Below is a short Remote Associates Test, or RAT, which is used to measure a person’s ability to see relationships between seemingly remote ideas and is an important part of the creative thinking process. For each set of three words, find a word that is related to all three. For example, if the words were Rock – Times – Cheese, the answer would be Hard. Have a go and see how you get on.
Stick – Maker – Point
Dust – Cereal – Fish
Home – Sea – Bed
If you are struggling, try an alcoholic drink. That’s not a hint or a clue, it’s a suggestion, because researchers at Mississippi State University in the United States have evidence to suggest that having a drink makes you more creative and better able to answer problems like these.
Stories of alcohol induced creativity are not unusual. A number of writers, artists and composers have related how drink helped their creative powers. In 1978, for example, English author Douglas Adams developed a radio comedy series entitled The Hitchhiker’s Guide to the Galaxy. It went on to be a huge franchise, including a five-book series which sold over 15 million copies. According to Adams, he got the idea seven years earlier while traveling through Europe. One night in Innsbruck, Austria, he got drunk and wandered into a field. Lying down he gazed at the star-filled sky while clutching a hitchhiker’s guide to Europe, and thought that someone should write one for the whole galaxy. He then fell asleep almost forgetting his drunken revelation.
It was to investigate this phenomena that researchers at Mississippi State University (MSU) ran an experiment. They served vodka-cranberry cocktails to twenty male subjects until their blood alcohol neared US legal intoxication levels (a blood alcohol concentration, or BAC of .08 or above). They then gave them, and a sober control group, fifteen RAT questions, like the ones at the start of this article. Although only a small study, their findings confirmed that drunk people are better at creative problem solving. Not only did the tipsy subjects solve 13% to 20% more problems than the sober subjects did, but they also reported more “Aha!” moments (flashes of insight) than their sober counterparts, and arrived at solutions more quickly.
The latter, in particular, contradicts earlier studies (and personal experience) showing that drinking slows thinking. The MSU researchers conjecture that although drinking does slow down thinking speed it also leads to a loss of focus, which is a distinct benefit when trying to solve problems of this type and make creative connections. In an exercise like the RAT, it’s important not to fixate on one word and alcohol seems to help the brain do this by drawing on a wider range of data and letting seemingly irrelevant stuff creep in. In other words, instead of doing a very focused, goal-directed search for the answer, those under the influence of alcohol engage in what neuroscientists call “spreading activation,” subconsciously activating all the recesses of their brains for the right word associations, rather than focusing narrowly and methodically on one word at a time.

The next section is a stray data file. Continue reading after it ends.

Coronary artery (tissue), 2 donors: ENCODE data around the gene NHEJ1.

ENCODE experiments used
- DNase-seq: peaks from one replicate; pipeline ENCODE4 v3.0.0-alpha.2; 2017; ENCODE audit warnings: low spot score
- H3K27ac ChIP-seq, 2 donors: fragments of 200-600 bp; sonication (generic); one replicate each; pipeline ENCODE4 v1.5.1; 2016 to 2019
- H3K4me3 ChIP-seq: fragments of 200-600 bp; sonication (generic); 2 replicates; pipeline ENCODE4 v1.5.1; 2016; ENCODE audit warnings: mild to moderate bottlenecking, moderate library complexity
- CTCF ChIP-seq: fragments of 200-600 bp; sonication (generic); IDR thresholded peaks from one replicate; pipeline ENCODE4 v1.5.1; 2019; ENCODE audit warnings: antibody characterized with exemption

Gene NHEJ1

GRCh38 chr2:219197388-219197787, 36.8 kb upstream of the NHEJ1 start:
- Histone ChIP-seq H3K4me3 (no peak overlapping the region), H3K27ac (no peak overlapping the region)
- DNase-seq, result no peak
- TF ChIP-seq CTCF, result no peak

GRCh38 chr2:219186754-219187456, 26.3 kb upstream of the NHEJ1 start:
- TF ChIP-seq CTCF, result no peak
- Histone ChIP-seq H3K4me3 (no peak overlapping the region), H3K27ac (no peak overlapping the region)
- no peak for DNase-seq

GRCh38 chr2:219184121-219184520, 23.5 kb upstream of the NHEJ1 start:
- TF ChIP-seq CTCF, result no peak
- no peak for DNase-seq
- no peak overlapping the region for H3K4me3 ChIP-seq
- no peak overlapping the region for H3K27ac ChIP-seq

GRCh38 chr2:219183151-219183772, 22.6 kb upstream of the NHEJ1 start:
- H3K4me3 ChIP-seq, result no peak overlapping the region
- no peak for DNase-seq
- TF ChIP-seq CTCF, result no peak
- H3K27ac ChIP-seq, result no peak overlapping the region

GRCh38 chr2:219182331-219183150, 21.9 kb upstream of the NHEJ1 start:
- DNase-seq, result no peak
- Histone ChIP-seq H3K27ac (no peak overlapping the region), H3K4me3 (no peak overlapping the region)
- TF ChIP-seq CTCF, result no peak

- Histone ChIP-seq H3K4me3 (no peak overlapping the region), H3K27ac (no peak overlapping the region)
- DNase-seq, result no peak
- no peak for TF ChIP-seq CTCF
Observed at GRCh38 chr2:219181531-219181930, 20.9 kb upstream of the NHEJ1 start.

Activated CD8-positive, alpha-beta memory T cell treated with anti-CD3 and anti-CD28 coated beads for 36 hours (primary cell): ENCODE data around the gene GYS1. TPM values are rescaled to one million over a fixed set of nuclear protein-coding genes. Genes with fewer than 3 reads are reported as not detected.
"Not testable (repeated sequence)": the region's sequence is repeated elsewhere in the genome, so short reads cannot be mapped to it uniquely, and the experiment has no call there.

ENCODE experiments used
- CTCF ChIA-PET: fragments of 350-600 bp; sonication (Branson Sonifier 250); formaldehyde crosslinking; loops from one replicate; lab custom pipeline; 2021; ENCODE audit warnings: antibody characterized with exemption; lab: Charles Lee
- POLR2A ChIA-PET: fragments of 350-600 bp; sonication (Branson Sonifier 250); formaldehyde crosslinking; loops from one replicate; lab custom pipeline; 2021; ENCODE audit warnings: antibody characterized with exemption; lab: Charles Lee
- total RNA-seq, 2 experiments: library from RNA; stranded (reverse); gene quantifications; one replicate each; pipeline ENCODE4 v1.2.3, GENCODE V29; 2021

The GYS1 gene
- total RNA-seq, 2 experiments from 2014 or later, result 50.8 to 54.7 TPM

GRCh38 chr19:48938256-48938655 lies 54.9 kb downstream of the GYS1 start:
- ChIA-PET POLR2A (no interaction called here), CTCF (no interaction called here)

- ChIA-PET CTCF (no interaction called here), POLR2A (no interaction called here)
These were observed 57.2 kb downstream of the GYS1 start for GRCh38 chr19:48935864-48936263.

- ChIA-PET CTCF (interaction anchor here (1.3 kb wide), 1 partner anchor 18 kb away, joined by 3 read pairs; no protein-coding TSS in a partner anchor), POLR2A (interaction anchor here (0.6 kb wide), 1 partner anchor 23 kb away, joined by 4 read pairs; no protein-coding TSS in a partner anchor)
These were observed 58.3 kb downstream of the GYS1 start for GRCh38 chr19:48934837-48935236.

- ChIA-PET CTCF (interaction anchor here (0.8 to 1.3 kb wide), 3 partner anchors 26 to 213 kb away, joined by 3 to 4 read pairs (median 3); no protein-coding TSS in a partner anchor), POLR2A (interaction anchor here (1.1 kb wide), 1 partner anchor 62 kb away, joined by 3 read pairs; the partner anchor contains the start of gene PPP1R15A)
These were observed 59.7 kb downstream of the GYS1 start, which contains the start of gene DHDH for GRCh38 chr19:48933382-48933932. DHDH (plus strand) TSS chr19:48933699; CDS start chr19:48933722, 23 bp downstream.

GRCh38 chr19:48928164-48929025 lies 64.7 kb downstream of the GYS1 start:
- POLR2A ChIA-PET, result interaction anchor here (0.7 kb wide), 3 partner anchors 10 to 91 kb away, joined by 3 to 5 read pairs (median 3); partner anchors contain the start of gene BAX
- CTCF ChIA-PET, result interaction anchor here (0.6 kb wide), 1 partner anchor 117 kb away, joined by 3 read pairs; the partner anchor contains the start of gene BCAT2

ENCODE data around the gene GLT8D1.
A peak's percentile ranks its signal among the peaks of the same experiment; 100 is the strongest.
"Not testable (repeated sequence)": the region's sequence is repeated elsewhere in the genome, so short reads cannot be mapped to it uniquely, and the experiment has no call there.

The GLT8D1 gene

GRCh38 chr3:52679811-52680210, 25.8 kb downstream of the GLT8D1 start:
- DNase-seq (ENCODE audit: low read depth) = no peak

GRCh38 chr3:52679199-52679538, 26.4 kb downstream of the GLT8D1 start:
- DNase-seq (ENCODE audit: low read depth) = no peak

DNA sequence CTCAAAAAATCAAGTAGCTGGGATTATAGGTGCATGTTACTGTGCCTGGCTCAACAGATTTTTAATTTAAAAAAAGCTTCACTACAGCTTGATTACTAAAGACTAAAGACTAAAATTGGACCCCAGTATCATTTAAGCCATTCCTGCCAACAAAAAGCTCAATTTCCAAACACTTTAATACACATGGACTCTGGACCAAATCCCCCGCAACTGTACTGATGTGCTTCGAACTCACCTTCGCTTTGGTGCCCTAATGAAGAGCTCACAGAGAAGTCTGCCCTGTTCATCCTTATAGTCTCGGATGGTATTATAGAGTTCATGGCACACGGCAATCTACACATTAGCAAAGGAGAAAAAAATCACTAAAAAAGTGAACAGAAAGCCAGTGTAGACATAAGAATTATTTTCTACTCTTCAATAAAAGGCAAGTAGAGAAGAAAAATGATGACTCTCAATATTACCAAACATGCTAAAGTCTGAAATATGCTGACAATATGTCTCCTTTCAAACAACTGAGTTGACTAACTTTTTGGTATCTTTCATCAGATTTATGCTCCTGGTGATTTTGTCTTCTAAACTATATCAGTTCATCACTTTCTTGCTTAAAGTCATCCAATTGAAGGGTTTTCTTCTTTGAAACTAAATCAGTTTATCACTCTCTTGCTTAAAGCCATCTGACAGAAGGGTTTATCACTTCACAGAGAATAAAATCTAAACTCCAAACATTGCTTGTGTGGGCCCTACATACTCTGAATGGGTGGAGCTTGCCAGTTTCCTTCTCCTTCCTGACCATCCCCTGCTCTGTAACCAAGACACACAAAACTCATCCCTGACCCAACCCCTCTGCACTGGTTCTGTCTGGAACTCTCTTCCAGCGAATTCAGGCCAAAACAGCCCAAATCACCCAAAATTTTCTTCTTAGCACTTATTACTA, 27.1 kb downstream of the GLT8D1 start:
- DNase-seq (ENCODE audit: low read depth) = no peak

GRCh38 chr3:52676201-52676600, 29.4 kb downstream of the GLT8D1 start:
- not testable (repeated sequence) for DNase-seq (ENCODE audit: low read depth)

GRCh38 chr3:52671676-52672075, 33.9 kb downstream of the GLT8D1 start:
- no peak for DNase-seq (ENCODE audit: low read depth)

This sounds feasible, but more striking still it highlights three of the four stages of the creative process: preparation, incubation and illumination. Preparation is immersion in the problem, often taking many years, but it also involves engaging with crazy ideas. Creative people tend to be high on impulsivity and low on restraint, just like those who have had a drink or two. Incubation is when we deliberately put the problem aside and allow inchoate imaginings and associations to interweave beneath our consciousness, where they will hopefully generate new and interesting relationships (i.e. spreading activation). This is at the root of advice to forget about the problem and go and do something different, which then leads to that moment of illumination when the solution bursts into our minds with startling clarity. The so called “Aha!” moment.
So, if you need to think creatively an alcoholic drink might be helpful (a perfect excuse – if you needed one), but beware of having too much. Blood alcohol levels much beyond .08 can leave us, like Douglas Adams, struggling to remember our brilliant idea and restrict our ability to screen out a terrible idea. It is worth remembering the old adage to “Write drunk, but edit sober”, which fittingly brings us to the fourth and final stage of the creative process, that of verification or execution, which requires deliberate and sober application, not your latest off-key rendition of “I did it my way”.
The answers to the RAT test, by the way, are: Match, Bowl and Sick.